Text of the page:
photo & text by nacrowe
my earliest memories of TEARS FOR FEARS classic SONGS FROM THE BIG CHAIR (PHONOGRAM, 1985) record was during my early elementary school years (early 1990s) tagging along with my mom on the leafy campus at CLAREMONT MCKENNA COLLEGE as she was working on her advanced degree in MATH at the time. hearing the record throughout my adulthood i am just reminded of hanging out with my mom as a young child and reading CALVIN AND HOBBES in the college cafeteria. its a period im very fond of and somehow it all connects.
there is a definite playful wistfulness that permeates tracks like "EVERYBODY WANTS TO RULE THE WORLD" and "HEAD OVER HEALS," which in my opinion are two of the greatest pop singles produced by any group ever. ENGLISH songwriters ROLAND ORZABAL and CURT SMITH, like lots of musicians in the early 1980s, were experimenting with synthesizers as a means of expanding their sonic palette and what comes across in SONGS FROM THE BIG CHAIR is a sense of restraint and taste. by all means this is a definitive SYNTH POP record, but it still sounds effectively modern in its production, which utilized LINN DRUMS and an OBERHEIM DMX, as well as a FAIRLIGHT for its rhythm tracks. when DEER GOD had a functioning studio, we had access to a vintage PROPHET V analog synthesizer, which i was particularly psyched on given the model's association with DEVO, FUNKADELIC and of course, TEARS FOR FEARS.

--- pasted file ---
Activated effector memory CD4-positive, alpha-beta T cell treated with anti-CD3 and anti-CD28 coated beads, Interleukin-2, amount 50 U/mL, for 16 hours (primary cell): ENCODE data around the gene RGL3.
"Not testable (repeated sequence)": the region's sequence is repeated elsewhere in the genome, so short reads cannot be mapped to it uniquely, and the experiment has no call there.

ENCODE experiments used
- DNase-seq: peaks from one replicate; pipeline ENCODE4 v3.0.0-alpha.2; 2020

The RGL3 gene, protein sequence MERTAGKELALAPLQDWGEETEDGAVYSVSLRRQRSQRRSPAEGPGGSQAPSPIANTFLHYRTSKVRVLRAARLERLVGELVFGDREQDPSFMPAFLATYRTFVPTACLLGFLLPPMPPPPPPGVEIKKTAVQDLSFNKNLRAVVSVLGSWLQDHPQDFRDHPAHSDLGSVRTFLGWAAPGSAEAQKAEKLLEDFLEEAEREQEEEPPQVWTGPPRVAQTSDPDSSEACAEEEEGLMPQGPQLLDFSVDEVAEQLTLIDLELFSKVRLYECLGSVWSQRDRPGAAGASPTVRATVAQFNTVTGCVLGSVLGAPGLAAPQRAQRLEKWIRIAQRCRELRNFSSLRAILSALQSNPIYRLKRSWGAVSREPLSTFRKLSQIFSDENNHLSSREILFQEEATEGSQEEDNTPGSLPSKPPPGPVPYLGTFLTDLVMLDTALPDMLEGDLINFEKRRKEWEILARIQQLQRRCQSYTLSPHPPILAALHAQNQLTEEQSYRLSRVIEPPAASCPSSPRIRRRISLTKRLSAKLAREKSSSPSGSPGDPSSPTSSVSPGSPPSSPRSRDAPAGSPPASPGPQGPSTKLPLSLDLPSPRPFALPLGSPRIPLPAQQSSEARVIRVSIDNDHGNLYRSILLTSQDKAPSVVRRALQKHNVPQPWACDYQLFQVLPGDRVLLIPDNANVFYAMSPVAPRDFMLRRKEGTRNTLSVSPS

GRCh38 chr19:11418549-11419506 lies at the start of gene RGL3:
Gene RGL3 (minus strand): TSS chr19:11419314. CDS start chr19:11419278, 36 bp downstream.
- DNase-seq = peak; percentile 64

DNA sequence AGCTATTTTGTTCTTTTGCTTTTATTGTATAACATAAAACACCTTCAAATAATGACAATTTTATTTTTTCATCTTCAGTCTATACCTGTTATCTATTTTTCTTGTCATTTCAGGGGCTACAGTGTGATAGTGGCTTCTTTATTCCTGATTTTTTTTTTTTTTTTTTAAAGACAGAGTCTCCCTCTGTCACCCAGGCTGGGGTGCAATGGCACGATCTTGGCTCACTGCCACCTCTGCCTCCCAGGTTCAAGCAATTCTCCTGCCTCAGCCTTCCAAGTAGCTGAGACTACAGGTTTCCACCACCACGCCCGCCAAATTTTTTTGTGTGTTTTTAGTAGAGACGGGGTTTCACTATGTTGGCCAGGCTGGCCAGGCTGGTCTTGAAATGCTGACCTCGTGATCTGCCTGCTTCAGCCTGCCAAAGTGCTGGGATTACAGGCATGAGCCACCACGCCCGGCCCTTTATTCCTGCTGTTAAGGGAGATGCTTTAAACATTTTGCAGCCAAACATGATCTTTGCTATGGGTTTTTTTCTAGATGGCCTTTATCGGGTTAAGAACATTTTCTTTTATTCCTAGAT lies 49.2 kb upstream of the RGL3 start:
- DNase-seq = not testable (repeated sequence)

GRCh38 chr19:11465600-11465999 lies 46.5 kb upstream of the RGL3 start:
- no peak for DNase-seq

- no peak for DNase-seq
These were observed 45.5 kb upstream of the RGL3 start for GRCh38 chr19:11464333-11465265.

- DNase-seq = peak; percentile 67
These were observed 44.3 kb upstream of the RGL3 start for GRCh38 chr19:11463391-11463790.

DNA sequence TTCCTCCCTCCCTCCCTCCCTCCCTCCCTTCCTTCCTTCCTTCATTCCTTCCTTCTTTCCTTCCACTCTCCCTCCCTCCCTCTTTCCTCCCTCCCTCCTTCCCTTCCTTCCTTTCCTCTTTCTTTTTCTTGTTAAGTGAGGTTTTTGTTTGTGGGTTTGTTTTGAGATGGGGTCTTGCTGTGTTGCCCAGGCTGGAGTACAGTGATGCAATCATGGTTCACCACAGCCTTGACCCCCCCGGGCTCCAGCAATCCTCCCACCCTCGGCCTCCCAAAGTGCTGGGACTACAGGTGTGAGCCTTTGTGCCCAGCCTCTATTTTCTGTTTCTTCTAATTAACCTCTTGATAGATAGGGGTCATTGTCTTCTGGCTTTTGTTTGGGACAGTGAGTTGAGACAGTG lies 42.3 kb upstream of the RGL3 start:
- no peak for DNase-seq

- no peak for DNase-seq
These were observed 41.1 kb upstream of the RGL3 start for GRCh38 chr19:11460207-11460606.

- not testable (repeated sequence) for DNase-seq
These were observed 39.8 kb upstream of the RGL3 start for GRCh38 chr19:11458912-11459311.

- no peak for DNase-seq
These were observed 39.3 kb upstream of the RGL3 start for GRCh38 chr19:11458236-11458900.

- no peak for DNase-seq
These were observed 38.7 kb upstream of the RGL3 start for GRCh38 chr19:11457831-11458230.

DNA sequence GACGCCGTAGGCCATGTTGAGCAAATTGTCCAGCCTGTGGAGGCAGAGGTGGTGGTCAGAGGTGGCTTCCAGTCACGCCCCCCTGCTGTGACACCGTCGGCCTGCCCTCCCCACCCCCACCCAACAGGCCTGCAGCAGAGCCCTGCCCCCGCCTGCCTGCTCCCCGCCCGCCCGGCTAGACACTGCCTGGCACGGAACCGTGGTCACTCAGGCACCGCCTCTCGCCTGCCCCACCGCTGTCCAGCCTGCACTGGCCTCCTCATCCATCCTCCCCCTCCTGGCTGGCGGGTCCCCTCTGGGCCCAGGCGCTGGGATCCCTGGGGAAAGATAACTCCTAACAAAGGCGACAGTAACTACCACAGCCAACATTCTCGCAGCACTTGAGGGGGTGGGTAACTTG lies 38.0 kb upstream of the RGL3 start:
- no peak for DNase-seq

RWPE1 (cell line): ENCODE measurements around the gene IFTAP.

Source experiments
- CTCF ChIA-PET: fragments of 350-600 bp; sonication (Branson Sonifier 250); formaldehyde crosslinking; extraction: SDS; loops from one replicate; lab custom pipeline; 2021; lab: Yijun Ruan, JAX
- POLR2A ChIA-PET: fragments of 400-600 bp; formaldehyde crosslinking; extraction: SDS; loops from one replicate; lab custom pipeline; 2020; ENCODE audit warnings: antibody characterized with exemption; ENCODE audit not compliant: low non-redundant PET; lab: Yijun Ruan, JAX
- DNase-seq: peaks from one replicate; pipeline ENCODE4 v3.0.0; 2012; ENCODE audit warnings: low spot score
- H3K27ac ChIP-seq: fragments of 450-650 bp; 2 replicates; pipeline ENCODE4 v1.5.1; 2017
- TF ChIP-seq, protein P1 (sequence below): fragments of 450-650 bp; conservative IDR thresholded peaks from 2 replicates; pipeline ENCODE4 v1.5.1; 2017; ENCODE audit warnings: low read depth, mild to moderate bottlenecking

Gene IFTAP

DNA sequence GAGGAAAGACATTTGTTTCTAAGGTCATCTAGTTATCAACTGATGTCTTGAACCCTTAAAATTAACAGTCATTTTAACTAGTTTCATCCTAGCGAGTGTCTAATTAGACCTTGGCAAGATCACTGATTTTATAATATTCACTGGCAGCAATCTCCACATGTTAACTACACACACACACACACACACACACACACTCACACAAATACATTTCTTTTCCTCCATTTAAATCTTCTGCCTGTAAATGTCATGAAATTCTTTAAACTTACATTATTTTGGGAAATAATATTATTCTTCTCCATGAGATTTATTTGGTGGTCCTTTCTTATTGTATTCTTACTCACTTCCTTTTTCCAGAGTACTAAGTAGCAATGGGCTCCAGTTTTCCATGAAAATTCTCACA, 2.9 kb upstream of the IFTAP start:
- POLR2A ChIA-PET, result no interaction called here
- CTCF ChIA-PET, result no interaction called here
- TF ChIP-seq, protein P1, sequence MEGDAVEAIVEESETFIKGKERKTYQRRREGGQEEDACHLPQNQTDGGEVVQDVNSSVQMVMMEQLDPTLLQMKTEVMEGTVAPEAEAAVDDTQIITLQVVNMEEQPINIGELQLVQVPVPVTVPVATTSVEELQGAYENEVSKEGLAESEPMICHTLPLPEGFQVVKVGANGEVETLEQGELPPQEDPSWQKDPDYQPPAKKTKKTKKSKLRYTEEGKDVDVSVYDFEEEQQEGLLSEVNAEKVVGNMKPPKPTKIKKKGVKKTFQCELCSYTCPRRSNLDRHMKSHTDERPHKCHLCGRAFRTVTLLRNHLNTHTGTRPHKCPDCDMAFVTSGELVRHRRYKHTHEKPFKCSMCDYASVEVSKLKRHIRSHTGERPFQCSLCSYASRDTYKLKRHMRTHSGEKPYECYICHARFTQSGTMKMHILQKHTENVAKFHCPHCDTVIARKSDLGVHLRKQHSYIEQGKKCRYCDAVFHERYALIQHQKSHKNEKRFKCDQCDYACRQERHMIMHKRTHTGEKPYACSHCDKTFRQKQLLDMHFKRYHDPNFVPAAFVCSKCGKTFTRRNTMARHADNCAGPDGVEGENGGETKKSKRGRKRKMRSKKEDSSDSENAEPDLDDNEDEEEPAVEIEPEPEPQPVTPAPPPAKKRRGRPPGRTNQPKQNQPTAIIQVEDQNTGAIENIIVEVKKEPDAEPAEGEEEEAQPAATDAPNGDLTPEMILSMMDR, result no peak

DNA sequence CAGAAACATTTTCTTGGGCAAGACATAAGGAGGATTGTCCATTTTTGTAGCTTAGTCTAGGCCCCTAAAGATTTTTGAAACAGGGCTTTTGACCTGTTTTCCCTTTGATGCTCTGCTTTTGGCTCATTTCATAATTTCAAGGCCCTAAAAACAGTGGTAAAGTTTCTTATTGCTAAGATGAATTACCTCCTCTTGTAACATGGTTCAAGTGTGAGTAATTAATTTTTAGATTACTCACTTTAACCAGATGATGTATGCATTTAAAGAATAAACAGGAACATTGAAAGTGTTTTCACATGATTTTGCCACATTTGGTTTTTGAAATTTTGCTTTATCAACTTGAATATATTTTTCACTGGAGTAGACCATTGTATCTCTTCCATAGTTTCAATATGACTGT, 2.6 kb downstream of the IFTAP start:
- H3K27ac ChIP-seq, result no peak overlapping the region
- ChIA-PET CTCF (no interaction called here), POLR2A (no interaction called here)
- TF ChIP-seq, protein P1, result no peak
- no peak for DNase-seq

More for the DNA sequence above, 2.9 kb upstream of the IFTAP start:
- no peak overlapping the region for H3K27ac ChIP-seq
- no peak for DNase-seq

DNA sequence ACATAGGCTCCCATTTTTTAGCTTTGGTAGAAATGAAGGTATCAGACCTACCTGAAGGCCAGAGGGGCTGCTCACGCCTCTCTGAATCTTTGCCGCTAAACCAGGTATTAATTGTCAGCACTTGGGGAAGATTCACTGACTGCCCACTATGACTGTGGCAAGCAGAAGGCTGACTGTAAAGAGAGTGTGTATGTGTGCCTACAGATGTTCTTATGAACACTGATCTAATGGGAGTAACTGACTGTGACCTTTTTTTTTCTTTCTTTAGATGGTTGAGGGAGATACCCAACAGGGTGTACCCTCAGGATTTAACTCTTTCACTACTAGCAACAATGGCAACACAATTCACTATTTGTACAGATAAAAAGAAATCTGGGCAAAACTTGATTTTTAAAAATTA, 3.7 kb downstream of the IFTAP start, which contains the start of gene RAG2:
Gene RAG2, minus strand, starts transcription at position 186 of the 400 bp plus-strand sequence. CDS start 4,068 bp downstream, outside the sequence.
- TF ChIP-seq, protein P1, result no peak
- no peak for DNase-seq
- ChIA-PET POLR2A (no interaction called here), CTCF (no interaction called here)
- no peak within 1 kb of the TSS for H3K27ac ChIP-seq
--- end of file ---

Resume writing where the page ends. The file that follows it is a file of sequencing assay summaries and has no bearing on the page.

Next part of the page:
but production and technology aside, what stands out is the quality of the songwriting. these songs evoke a unique blend of unadulterated joy with nostalgic melancholy, like a faded picture of good times long since passed. its bittersweet nature only makes repeat listens that much more seductive and enticing. when i listen to SONGS FROM THE BIG CHAIR im not thinking about other NEW WAVE or SYNTH POP groups from the era, im just thinking about how anyone came up such special catchy songs that still latch on to your emotions decades after their release. its a powerful record that transcends lyrical content, innovative production techniques or cultural associations.
it is just a timeless record that should be heard by everyone. cant recommend it any more vocally. definitely required listening.